South Union Spring

By Addie M. Buck
The Choctaw Plaindealer 
July 25, 1941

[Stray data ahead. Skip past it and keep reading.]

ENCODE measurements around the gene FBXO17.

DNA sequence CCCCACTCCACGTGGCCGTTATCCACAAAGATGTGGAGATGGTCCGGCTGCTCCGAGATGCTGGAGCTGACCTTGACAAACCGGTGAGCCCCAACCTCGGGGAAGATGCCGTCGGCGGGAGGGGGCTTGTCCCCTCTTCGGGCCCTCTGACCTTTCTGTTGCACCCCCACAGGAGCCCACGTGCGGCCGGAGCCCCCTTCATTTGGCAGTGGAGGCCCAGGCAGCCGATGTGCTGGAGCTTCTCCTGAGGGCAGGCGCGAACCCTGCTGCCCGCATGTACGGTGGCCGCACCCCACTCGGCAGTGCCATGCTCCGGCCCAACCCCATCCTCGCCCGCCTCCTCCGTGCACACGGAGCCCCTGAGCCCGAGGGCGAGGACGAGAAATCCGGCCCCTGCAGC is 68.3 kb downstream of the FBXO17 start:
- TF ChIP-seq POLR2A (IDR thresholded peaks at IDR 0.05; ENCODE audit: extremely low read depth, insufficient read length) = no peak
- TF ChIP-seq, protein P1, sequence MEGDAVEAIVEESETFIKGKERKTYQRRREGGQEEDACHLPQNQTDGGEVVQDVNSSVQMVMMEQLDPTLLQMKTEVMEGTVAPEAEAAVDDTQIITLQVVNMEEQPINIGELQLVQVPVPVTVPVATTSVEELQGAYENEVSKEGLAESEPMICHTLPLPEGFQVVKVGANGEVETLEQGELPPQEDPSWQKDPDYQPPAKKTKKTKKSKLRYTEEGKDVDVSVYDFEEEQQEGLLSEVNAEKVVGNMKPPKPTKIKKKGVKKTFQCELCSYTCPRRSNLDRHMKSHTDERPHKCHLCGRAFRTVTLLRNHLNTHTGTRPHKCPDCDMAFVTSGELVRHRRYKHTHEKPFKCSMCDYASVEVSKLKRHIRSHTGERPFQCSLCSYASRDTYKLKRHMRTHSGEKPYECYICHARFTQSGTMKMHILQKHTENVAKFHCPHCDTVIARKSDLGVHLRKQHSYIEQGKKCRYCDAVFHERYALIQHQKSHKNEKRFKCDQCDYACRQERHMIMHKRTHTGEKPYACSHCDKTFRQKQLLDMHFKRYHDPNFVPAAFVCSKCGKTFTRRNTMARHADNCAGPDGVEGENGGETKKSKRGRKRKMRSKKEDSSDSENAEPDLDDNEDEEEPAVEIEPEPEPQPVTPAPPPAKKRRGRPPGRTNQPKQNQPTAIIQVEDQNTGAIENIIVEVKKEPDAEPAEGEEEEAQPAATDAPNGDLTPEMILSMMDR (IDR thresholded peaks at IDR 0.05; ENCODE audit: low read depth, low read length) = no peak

At the foot of the four hills converging into a cool, refreshing, shaded level land the water comes gently out of the rocks into a concrete spring, filling it with the finest, clearest free-stone water that ever quenced the thirst of man, and from which the tent make their coffee, the aroma of which, as it wafted into the early morning air of the campground makes even the wayfaring want to stay for breakfast.  Surrounding this retreat of the hills there are enumerable beech trees - carved upon the bark of these trees are the initials of boys and girls of generations back. Hours may be spent in pleasant reminiscence as one passes from tree to tree, reading first the freshly cut initials of this generation and ferreting out the time worn lettering or names of the generations past. Some of the initials are joined together, as, no doubt their owners were in after years.  


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